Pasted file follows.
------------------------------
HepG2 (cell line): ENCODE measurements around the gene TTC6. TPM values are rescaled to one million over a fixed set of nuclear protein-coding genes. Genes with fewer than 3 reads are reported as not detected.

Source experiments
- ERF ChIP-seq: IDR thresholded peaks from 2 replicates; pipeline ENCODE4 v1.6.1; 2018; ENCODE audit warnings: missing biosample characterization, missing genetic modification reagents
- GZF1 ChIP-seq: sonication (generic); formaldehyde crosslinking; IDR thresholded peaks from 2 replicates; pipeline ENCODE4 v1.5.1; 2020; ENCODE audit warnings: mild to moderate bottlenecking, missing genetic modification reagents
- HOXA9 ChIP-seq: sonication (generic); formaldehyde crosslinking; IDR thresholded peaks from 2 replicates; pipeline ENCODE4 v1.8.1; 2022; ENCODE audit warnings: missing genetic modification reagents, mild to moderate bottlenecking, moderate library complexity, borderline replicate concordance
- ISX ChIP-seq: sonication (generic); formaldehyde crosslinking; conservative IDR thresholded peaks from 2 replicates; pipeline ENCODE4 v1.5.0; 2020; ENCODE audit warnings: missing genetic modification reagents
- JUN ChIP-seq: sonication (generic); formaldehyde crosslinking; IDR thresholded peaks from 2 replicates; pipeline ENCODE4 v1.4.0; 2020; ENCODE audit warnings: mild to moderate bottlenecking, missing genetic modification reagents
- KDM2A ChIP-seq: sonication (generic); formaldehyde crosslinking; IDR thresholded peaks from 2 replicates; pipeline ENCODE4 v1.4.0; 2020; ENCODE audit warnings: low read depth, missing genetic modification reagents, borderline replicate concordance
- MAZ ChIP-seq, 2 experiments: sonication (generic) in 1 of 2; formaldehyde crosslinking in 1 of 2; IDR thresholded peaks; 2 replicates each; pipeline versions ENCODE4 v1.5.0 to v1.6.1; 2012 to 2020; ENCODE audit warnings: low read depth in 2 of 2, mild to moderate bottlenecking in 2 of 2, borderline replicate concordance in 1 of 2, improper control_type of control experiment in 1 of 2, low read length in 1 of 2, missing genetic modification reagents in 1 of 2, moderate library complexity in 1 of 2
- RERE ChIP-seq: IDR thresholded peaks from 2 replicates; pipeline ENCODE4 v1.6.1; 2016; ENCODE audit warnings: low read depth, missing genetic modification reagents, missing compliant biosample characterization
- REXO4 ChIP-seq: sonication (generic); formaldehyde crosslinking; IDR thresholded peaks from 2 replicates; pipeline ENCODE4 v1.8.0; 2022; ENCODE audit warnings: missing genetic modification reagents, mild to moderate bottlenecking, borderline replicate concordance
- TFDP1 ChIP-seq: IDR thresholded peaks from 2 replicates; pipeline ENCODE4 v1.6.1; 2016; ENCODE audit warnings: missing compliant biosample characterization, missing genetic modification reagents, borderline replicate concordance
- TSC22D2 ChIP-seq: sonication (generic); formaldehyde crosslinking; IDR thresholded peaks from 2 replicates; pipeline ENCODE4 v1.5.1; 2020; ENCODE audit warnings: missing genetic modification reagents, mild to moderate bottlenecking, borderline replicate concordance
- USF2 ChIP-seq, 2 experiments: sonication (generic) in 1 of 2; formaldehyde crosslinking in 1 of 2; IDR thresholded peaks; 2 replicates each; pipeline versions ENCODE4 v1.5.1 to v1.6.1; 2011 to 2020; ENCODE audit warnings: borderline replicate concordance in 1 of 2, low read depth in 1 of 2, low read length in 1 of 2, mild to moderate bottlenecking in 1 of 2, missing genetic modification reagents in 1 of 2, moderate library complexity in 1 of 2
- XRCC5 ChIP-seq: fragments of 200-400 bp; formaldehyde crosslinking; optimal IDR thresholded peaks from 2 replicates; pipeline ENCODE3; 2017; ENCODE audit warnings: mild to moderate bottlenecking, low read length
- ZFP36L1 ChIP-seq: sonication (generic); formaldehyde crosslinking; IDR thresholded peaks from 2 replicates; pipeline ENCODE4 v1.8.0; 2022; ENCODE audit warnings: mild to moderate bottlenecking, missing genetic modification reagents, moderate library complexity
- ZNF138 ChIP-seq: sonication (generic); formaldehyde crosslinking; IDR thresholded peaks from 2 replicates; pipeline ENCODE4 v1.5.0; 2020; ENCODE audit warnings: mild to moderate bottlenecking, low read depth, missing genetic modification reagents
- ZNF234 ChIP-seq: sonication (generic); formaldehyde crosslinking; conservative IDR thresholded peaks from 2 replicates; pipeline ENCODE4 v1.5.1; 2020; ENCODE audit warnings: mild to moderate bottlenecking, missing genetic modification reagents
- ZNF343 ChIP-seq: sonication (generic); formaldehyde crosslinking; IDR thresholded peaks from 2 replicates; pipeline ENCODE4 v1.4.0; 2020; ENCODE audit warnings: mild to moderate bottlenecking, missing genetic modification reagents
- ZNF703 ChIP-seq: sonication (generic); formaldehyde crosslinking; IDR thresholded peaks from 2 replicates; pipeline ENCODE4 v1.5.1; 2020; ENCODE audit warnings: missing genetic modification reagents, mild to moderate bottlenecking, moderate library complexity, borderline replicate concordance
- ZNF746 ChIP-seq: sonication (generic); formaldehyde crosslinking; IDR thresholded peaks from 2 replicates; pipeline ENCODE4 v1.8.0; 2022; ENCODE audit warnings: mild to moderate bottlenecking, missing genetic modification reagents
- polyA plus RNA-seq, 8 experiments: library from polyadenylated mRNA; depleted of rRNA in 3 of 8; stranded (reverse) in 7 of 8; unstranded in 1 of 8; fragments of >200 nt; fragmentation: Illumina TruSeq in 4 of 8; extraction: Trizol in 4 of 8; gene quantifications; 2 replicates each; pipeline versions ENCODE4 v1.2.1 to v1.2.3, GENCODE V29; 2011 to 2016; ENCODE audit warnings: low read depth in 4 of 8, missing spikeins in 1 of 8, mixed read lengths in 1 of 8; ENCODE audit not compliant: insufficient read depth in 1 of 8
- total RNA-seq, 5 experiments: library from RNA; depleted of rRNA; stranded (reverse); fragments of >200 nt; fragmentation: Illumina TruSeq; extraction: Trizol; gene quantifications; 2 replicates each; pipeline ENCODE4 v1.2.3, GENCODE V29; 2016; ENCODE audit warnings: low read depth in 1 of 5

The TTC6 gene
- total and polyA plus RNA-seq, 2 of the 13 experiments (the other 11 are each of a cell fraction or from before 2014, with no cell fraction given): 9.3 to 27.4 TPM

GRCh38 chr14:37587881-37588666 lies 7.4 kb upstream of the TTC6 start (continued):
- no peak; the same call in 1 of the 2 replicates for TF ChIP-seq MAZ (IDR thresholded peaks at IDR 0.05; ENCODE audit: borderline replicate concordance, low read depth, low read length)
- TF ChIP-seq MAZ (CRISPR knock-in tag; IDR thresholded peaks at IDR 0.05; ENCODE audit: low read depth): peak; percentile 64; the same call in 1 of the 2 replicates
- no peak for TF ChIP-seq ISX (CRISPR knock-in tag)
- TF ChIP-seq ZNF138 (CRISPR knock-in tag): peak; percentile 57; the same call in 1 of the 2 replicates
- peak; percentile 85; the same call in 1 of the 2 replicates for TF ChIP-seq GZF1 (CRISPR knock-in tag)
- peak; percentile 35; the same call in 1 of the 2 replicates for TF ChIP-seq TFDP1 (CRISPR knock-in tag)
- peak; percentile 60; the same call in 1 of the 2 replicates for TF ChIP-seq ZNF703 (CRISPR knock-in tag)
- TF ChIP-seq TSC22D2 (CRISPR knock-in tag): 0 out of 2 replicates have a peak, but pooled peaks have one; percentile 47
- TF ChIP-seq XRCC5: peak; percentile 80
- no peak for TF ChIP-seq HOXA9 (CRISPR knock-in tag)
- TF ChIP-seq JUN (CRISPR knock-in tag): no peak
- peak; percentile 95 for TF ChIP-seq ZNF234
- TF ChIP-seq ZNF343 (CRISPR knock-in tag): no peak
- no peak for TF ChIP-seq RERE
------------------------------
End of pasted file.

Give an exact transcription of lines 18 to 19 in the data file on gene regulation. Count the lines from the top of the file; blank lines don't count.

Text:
- ZNF234 ChIP-seq: sonication (generic); formaldehyde crosslinking; conservative IDR thresholded peaks from 2 replicates; pipeline ENCODE4 v1.5.1; 2020; ENCODE audit warnings: mild to moderate bottlenecking, missing genetic modification reagents
- ZNF343 ChIP-seq: sonication (generic); formaldehyde crosslinking; IDR thresholded peaks from 2 replicates; pipeline ENCODE4 v1.4.0; 2020; ENCODE audit warnings: mild to moderate bottlenecking, missing genetic modification reagents